But Mueller skeptics have long pointed out that liberals and centrists place far too much stock in his probe, particularly given the uncertain contours of the Trump-Russia scandal. Turning it into a cornerstone of anti-Trump resistance was a risky proposition, given that it was, and still is, unclear how much actual fire there was behind the thick plumes of smoke being fanned by the media, disgraced former intelligence officials, and self-interested Democratic politicians. After all, as others have pointed out, “collusion” isn’t really a crime, and if it was, it would also leave the Clinton campaign open to prosecution given that it colluded with the Ukrainian government to undermine Trump’s candidacy. So what happens if Mueller’s probe prove utterly disappointing?

It’s not just the Left that worries about this. Peter Strzok, the anti-Trump FBI agent who was removed from Mueller’s team and became the Right’s top bogeyman for a few months, privately confessed that his “gut sense and concern is there’s no big there there.” Even an establishment outlet like Politico cautioned last month, based on interviews with more than a dozen government investigation experts, that not only could Mueller’s probe not end up revealing anything conclusive, its results might not even be released to the public.

It’s certainly more than possible that Trump did commit some major, identifiable crime. After all, Trump is a career criminal. But there’s a pretty big risk that this particular scandal will turn out to be a “slam dunk” in the same way the case for the Iraq war was.

What’s particularly baffling is that, if you’re worried about authoritarianism and the erosion of democracy in the age of Trump, you don’t have to look far. The Republican Party just successfully rigged an election in Georgia in a way so brazen, it would encourage calls for regime change if it was the country, not the state. They may well have done the same in Florida. That’s not even to mention the myriad turnout-suppressing voting irregularities that are simply factored in as a part of the system. While all of this has inspired outrage, it’s not nearly on the level of Jeff Sessions’ removal.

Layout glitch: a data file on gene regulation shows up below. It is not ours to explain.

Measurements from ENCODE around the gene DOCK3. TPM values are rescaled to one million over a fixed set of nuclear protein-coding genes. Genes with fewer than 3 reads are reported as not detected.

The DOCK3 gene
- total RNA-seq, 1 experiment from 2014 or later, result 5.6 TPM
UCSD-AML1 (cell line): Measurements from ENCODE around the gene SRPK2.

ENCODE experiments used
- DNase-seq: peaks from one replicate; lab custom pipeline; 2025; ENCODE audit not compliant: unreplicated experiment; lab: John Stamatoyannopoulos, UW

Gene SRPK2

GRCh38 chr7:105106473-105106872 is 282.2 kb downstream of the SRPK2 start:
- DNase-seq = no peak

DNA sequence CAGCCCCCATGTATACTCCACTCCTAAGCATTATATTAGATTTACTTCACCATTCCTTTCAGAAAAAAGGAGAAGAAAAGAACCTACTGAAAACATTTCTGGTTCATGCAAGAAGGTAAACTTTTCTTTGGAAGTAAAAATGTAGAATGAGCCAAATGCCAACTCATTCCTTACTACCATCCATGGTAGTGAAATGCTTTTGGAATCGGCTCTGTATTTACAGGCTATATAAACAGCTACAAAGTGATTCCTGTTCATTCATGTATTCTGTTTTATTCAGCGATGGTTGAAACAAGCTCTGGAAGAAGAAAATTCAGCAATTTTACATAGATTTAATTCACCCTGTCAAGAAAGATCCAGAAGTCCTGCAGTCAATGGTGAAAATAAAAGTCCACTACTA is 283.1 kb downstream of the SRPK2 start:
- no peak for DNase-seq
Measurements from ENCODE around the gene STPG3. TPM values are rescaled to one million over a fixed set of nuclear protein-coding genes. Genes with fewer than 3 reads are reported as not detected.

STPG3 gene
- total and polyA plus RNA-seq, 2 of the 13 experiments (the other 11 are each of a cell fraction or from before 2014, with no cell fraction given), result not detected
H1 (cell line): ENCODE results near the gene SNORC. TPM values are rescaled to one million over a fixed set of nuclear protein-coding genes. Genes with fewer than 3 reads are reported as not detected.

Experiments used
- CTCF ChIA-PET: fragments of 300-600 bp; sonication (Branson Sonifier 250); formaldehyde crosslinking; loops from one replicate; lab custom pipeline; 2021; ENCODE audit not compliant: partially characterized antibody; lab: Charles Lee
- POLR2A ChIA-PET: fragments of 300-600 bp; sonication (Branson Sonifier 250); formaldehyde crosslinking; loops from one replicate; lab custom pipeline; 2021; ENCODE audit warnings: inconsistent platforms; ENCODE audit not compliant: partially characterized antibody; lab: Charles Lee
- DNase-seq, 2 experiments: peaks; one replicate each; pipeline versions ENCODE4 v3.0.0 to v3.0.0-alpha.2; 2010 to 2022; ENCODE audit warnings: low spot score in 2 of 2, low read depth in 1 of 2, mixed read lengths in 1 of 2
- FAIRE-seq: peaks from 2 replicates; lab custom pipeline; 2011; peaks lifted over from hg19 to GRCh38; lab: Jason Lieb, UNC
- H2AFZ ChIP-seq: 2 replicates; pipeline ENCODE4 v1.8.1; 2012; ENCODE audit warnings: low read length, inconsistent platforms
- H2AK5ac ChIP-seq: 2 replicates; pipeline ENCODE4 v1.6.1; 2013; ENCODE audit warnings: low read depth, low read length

We can only imagine if the same organizational resources were put toward resisting the Trump administration’s climate policies, policies which — it cannot be said enough — are literally helping drive the potential end of all life on Earth, a fact the administration fully realizes but doesn’t care about. What if this same popular will to resist was also channelled in the direction of the Democratic Party, who plan on doing precisely nothing about climate change now that they will control the House, including, it seems, no plans to use their now-considerable power to investigate and bring attention to the issue? What if it was channelled toward a push for universal healthcare, to deal with a problem that not only seems to most occupy voters’ minds, but is in reality more impactful on a day-to-day basis and to a larger share of the country than the issue of immigration?

Couple this with the strange, knee-jerk lionization of Jeff Sessions in the wake of his firing, typical of the Trump era. The thousands of Americans who took to the streets yesterday weren’t doing so in support of Sessions — but that hasn’t stopped three “mainstream” Republican former attorneys general dubbing him “an outstanding attorney general,” and at least one liberal law professor declaring that Sessions “placed loyalty to his office above fealty to his chief” (“Whitaker looks to be the kind of loyalist Trump lacked in Sessions,” we’re told).